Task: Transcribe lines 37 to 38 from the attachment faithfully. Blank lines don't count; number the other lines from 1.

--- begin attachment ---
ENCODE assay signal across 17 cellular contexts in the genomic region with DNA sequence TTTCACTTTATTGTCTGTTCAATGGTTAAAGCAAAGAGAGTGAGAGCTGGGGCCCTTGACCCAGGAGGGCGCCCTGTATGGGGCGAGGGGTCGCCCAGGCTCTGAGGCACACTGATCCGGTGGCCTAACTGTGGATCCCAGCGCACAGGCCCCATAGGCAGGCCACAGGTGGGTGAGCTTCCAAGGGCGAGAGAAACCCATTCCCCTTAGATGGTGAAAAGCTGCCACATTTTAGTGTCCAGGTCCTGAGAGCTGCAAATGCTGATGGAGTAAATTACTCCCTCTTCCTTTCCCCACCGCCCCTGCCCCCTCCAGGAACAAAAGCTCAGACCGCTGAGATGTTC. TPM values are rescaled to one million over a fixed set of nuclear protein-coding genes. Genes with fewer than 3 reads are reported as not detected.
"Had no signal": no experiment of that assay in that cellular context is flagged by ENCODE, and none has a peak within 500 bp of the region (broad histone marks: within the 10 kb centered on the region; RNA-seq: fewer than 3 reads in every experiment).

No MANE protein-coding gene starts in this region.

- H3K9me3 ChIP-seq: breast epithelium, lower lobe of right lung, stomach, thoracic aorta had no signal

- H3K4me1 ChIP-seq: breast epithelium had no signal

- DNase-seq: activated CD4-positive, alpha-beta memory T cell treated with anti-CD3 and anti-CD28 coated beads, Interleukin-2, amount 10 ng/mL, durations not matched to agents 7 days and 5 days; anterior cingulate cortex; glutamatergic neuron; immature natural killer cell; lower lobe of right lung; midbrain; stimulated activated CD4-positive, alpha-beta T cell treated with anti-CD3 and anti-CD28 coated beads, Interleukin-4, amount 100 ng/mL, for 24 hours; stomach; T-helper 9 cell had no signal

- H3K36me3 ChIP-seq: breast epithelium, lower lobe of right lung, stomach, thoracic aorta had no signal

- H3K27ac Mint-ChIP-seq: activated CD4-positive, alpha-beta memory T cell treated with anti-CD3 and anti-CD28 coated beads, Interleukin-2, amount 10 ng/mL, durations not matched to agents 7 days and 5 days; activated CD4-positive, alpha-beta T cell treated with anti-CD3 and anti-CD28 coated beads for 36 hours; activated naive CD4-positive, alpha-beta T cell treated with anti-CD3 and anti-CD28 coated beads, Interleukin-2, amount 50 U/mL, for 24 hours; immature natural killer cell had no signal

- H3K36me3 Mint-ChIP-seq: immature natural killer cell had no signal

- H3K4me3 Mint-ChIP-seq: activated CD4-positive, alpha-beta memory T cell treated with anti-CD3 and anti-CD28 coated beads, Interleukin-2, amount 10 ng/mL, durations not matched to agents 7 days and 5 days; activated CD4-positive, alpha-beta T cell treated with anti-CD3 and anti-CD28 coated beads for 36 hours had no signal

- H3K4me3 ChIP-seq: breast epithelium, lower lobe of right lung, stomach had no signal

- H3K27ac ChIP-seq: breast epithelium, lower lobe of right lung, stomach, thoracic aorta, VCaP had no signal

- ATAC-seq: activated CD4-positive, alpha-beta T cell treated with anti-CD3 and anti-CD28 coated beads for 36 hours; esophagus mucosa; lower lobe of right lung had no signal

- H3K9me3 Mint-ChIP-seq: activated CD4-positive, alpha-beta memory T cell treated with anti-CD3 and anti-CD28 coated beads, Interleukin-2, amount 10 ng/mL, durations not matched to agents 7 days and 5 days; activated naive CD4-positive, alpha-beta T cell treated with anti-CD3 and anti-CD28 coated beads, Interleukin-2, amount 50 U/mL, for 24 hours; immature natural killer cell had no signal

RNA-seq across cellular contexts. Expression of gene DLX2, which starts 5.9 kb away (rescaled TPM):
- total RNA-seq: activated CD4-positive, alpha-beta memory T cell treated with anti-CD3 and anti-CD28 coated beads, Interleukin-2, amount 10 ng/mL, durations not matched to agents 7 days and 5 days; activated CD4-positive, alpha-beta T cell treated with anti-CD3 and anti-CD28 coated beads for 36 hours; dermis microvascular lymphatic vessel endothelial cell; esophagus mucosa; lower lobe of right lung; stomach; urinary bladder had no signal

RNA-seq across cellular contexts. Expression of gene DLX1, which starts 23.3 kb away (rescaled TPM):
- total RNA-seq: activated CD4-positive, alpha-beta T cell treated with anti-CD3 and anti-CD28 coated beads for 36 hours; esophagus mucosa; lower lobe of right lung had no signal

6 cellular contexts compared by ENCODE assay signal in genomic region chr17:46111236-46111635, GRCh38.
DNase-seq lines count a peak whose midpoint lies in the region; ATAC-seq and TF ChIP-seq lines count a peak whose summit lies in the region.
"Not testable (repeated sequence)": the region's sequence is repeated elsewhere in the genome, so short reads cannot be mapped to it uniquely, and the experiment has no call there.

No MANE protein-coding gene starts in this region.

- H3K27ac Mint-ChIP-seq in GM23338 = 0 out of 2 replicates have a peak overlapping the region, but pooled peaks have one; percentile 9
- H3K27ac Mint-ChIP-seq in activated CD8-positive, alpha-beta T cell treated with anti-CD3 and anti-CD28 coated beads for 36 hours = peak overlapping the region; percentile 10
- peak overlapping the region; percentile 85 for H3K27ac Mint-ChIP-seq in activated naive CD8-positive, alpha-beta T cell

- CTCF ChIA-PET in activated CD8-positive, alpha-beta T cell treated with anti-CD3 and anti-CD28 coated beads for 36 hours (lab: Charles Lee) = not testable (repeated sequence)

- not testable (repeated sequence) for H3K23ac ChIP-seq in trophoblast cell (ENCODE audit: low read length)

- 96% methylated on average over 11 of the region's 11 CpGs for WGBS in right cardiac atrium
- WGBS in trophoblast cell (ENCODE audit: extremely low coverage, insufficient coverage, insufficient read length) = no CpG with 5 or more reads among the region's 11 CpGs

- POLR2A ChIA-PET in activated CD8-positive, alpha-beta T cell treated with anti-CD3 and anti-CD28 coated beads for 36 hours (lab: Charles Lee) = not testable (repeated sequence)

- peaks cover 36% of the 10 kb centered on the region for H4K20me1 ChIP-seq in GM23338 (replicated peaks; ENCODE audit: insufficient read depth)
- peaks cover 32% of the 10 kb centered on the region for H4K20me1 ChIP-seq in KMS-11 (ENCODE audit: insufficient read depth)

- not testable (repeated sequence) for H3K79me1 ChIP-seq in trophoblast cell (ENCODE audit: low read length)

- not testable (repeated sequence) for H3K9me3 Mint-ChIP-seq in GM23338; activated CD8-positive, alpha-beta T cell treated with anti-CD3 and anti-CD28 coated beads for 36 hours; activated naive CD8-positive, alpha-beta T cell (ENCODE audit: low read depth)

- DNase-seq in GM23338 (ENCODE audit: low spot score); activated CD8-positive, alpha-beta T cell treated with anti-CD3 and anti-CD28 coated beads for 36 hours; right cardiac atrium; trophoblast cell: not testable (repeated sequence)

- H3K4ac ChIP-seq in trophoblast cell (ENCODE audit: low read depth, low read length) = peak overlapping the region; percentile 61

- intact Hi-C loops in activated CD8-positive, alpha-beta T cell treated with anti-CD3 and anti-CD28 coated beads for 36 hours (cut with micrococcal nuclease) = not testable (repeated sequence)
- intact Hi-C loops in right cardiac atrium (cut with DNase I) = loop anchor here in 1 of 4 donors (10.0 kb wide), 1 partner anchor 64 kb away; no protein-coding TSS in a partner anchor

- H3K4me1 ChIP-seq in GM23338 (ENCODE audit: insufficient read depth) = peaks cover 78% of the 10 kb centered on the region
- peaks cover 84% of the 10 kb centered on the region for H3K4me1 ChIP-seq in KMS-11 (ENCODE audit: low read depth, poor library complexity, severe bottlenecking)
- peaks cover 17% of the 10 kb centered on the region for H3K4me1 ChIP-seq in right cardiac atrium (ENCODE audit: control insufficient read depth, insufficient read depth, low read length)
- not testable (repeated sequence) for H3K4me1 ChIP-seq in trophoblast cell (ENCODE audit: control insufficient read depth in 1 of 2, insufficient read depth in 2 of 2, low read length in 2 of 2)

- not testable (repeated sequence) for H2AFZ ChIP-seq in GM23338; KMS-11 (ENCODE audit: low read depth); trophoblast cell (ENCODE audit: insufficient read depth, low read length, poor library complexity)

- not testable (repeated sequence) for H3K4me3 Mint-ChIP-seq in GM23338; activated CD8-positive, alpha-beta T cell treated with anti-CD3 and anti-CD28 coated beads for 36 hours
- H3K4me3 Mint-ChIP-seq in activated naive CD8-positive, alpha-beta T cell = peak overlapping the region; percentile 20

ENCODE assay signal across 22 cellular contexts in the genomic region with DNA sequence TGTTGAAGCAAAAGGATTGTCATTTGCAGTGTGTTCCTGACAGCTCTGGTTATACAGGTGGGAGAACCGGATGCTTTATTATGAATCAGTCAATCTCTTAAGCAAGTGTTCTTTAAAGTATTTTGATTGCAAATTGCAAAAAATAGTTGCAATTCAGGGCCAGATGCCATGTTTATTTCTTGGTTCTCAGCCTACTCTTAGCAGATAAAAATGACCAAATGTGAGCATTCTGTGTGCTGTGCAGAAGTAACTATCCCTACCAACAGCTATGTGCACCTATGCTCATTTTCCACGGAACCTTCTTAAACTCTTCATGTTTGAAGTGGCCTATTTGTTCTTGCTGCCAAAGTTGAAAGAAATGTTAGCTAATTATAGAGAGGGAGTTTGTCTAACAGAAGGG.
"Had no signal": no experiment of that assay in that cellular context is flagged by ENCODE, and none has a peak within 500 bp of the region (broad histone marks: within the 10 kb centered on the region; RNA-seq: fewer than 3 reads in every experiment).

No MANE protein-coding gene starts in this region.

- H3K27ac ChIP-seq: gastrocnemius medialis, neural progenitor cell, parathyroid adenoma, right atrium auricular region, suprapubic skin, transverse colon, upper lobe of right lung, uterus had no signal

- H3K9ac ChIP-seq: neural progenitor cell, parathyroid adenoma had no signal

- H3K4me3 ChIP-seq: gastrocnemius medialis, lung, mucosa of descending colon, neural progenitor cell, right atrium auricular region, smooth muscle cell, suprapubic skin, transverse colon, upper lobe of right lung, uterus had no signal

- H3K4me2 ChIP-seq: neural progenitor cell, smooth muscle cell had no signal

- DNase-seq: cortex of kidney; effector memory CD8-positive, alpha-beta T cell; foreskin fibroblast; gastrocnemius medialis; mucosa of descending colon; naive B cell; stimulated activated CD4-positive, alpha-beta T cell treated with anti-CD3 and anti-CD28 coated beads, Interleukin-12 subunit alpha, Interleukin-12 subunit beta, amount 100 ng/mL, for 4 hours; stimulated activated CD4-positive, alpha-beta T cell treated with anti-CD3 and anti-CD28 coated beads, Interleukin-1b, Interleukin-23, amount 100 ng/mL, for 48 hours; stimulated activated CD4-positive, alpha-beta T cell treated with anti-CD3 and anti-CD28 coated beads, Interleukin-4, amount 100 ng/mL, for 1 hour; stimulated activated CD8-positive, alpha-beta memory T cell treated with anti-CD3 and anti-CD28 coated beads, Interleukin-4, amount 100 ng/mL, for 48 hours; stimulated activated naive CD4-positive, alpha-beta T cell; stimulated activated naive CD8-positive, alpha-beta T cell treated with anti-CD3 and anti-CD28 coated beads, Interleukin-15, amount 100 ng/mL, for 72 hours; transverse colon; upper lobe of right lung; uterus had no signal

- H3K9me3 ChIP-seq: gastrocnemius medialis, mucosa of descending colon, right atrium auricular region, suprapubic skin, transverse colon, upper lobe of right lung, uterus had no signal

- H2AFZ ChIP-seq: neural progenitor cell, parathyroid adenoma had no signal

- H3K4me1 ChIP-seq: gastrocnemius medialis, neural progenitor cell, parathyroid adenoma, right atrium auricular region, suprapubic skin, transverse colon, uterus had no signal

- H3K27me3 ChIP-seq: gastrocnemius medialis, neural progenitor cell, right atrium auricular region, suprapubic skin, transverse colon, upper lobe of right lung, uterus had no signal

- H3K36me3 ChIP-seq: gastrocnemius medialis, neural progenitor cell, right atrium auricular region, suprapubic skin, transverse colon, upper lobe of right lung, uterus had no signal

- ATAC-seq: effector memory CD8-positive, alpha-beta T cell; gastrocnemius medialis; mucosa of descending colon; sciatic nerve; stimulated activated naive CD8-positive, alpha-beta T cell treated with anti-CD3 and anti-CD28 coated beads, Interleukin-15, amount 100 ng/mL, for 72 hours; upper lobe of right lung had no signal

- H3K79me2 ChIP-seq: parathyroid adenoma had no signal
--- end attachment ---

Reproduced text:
- intact Hi-C loops in activated CD8-positive, alpha-beta T cell treated with anti-CD3 and anti-CD28 coated beads for 36 hours (cut with micrococcal nuclease) = not testable (repeated sequence)
- intact Hi-C loops in right cardiac atrium (cut with DNase I) = loop anchor here in 1 of 4 donors (10.0 kb wide), 1 partner anchor 64 kb away; no protein-coding TSS in a partner anchor